Chevrolet Crash Assist
DETROIT – Safety belts, air bags and strong passenger compartment structures are responsible for saving more lives in crashes than ever. But what if those collisions never happened in the first place?
Research shows 90 percent of crashes are caused by human error, and Chevrolet’s new available crash-avoidance technologies are designed to help drivers maneuver around rear-end, backup, blind spot and lane-change collisions with systems that send alerts via beeps, flashing icons and even by vibrating the driver’s seat.
“For decades, the focus has been protecting people from being injured or killed in a crash,” said General Motors Active Safety Technical Fellow Raymond Kiefer. “While we’re still keenly focused on that, now we have a real opportunity to help prevent those crashes with technologies that warn drivers of potential dangers.”
The alerts, however, are only as effective as a customer’s willingness to keep them turned on.
At the North American International Auto Show, which opens to the public on Jan. 17, a safety experience in the Chevrolet Theater with a massive, high resolution 73-foot-long, 20-foot-tall display screen will show how Chevrolet vehicles are designed to prevent, protect and respond to help keep vehicle occupants safe on the road.
According to a consumer survey by AutoTrader.com and GM customer research, one of the more appealing crash-avoidance technologies is side blind zone alert, which helps drivers avoid striking a vehicle in their blind spot during a lane-change maneuver. Improper lane changes account for about 9 percent of crashes reported to police each year, according to the National Highway Traffic Safety Administration.
“With so many great technologies available to help consumers have a more enjoyable experience in the car, why not put them to use to keep them safe, too?” said Michelle Krebs, AutoTrader.com senior analyst. “Drivers in high-traffic markets will do well with collision-avoidance features that keep them safe from wild drivers.”
Side blind zone alert is available on the Chevrolet Cruze, Impala, SS, Traverse, Tahoe and Suburban, and may be offered alone or with lane change alert technology. When offered alone, the system uses one left and one right short-range radar – hidden in the rear corners of the vehicle – to monitor up to 11 feet back from the side mirror and one lane over from both sides of the vehicle.
An amber lane change alert icon is lit in the left or right side mirror when a moving vehicle is detected in the side blind zone, and it flashes if a turn signal is activated in the direction of the other vehicle.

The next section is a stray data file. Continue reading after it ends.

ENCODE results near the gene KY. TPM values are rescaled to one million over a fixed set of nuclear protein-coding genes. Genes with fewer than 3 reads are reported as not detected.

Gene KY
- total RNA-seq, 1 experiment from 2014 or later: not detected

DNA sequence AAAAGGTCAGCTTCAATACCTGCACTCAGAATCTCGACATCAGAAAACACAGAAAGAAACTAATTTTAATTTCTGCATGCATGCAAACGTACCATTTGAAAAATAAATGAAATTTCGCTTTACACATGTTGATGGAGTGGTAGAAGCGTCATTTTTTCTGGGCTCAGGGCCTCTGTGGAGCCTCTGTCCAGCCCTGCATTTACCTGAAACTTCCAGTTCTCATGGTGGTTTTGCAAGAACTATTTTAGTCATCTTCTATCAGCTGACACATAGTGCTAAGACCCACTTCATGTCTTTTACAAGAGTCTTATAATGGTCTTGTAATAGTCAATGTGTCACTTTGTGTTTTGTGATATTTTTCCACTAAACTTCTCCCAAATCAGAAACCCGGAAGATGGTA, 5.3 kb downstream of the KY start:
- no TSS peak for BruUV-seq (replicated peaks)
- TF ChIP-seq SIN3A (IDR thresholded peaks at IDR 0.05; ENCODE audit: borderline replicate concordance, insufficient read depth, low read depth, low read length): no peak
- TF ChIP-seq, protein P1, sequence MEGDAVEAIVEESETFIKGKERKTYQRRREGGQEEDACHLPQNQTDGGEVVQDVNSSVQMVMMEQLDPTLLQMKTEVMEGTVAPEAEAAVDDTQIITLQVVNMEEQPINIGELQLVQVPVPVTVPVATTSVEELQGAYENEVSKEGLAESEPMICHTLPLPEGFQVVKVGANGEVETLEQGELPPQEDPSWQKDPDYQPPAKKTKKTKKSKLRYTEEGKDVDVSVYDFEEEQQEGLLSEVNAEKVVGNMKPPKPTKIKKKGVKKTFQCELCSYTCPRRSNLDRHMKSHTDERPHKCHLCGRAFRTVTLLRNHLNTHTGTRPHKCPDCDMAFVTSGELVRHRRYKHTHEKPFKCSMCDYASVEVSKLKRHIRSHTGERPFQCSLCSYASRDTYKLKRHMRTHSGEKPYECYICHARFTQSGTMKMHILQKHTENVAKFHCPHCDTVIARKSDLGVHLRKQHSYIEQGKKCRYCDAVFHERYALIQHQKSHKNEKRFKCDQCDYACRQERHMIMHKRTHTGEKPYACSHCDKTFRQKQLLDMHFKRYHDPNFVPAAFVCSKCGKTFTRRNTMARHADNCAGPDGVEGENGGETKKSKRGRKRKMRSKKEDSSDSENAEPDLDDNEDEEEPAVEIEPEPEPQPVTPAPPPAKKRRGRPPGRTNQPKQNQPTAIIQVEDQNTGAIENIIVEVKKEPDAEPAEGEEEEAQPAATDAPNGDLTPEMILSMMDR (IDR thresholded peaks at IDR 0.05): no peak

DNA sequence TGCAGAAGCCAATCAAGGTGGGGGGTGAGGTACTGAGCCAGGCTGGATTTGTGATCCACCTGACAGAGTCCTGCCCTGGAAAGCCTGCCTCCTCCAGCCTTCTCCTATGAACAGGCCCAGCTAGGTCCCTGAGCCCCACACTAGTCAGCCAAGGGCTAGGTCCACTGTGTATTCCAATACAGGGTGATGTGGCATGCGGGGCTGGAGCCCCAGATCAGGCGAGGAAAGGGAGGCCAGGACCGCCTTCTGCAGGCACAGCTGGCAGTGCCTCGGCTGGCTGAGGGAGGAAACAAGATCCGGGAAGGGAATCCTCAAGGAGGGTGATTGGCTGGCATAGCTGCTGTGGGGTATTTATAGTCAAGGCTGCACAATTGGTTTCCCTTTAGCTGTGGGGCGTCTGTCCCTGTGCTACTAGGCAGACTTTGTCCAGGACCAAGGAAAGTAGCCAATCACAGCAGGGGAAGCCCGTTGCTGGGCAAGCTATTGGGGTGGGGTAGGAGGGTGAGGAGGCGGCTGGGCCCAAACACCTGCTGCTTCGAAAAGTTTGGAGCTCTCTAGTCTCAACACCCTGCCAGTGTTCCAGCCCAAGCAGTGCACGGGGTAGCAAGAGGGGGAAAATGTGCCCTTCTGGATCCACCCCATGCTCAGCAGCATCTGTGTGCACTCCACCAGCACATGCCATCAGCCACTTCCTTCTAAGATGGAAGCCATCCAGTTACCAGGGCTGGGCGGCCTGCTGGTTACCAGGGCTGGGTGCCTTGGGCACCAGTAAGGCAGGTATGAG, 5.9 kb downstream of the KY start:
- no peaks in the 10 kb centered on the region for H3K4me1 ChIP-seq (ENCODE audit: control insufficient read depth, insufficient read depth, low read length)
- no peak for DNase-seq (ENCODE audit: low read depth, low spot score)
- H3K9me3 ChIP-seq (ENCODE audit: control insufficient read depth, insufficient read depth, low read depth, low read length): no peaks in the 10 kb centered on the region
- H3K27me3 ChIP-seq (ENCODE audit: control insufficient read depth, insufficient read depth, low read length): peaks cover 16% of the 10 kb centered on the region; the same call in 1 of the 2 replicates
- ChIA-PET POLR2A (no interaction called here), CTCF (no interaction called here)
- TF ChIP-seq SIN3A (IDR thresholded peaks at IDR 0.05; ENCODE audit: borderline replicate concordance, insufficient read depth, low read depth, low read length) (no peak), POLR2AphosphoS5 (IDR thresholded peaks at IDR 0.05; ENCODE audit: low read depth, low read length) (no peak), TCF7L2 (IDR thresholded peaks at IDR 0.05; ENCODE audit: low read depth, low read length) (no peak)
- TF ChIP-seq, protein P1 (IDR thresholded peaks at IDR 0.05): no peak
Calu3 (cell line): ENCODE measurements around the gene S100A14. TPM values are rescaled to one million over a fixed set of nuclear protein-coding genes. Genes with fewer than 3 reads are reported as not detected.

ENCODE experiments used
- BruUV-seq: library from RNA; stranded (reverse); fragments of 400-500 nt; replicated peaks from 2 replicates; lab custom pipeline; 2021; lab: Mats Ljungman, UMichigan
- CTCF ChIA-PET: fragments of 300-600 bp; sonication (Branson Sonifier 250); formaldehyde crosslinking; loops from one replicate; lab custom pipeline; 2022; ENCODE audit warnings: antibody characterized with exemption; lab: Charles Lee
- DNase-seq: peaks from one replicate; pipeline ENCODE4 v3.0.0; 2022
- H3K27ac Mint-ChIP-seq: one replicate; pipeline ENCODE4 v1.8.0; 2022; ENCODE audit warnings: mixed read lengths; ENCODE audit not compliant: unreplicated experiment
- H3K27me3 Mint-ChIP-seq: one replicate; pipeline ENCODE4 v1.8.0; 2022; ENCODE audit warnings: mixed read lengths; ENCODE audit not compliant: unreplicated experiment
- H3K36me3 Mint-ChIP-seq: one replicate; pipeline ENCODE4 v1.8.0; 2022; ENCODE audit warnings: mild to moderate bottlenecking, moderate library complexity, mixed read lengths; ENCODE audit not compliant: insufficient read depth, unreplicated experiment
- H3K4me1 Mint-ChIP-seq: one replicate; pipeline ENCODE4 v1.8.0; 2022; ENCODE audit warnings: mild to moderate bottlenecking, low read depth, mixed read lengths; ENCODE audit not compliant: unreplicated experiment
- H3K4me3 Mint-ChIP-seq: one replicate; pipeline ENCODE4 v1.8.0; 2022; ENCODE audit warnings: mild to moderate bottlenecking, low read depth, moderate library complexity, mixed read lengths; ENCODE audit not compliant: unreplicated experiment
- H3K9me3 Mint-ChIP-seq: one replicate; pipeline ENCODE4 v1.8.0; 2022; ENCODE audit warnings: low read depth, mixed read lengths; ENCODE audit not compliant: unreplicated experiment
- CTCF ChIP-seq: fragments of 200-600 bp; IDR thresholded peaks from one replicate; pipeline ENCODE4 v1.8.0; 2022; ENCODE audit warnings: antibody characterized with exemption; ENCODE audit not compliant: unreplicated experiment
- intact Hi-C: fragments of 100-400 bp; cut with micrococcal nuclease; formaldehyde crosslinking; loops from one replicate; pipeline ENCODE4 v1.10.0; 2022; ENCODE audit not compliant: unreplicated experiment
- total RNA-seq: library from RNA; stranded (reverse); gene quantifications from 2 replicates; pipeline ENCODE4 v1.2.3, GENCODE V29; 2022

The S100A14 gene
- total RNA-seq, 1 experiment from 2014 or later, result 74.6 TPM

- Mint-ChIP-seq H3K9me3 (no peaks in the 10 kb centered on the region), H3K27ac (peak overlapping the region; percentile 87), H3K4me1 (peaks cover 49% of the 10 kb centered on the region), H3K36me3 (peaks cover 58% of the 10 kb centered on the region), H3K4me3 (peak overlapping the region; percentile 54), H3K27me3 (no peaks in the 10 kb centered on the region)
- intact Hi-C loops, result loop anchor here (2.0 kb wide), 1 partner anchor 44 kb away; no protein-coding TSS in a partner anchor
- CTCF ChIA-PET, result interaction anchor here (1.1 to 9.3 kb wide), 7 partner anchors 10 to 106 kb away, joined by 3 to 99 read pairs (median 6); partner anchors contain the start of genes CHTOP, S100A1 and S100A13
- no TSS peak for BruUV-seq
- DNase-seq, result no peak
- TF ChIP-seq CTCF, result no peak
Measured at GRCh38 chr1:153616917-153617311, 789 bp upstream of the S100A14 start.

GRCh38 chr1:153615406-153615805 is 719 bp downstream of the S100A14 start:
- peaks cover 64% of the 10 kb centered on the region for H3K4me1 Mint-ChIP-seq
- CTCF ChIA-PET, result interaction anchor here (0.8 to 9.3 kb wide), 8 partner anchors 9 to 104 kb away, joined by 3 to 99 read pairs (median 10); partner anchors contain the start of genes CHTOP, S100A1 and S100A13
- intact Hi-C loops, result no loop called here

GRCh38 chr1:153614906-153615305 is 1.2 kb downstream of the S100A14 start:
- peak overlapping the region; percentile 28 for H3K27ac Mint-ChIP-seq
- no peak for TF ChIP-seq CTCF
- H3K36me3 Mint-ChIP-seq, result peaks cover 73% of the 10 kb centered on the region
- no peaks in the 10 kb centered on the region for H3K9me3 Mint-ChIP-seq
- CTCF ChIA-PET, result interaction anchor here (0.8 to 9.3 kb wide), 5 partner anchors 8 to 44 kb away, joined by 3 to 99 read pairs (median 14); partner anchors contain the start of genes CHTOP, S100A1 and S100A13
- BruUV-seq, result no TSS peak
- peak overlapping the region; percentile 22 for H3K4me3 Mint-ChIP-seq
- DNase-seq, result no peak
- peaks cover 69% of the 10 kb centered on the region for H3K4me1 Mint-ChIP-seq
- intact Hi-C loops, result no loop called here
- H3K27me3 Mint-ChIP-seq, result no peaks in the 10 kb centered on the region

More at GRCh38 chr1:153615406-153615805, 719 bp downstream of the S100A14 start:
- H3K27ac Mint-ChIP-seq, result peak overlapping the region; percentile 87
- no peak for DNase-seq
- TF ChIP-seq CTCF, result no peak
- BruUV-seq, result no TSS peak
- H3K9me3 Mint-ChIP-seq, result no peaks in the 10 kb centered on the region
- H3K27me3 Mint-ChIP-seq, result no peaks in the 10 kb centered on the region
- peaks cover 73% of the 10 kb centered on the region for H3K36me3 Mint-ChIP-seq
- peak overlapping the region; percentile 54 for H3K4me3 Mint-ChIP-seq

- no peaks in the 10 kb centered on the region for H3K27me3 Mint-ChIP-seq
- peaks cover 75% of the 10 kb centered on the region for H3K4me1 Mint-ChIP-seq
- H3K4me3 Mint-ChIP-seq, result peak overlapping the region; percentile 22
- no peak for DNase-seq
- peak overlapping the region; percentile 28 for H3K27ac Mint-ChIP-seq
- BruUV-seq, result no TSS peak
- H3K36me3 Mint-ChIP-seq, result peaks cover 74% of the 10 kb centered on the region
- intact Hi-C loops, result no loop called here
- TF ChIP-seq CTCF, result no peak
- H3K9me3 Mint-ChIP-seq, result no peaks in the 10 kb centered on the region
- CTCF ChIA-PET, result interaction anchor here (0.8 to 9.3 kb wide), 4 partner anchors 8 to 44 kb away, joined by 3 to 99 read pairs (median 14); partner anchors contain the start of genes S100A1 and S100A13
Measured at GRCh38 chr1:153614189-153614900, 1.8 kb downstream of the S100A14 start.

A lit icon means it may be unsafe to change lanes. Drivers still need to check mirrors, glance over their shoulder and use turn signals.
“Technologies like side blind zone alert provide an extra set of ‘eyes’ to drivers with limited mobility due to an injury or chronic condition,” said Kiefer. “It’s also helpful to drivers who may find it more difficult to see around head restraints and pillars.”
Rear cross traffic alert has your back
Another available technology that allows drivers to ‘see’ better is rear cross traffic alert, which can help drivers avoid hitting approaching traffic when backing up, such as in a parking lot or where the driveway meets the roadway.
Rear cross traffic alert uses short-range radar on the left and right rear corners of the vehicle. When approaching left- or right-cross traffic is observed, red flashing triangles appear in the rear vision camera screen, and three left or right seat pulses or beeps occur. It’s available on 2015 Cruze, Impala, SS, Traverse, Tahoe and Suburban.
Using the speed of the vehicle and input from a forward-facing radar mounted in the front grille or camera mounted in front of the rearview mirror, Chevrolet’s available forward collision alert system provides alerts to drivers who approach a vehicle they are following in front of them too quickly. It’s present on 2015 Volt, Malibu, Impala, Equinox, SS, Traverse, Colorado, Silverado, Tahoe and Suburban.
The Insurance Institute for Highway Safety estimates that basic forward collision alert systems have reduced rear-end crashes by 7 percent. Applying the technology across the passenger vehicle fleet could prevent 879 fatal crashes a year.
“Customers can configure our system to adjust the alert to a near, medium or far timing setting” said Kiefer. “Our goal is that our customers leave safety systems on and take full advantage of the potential safety benefits.”
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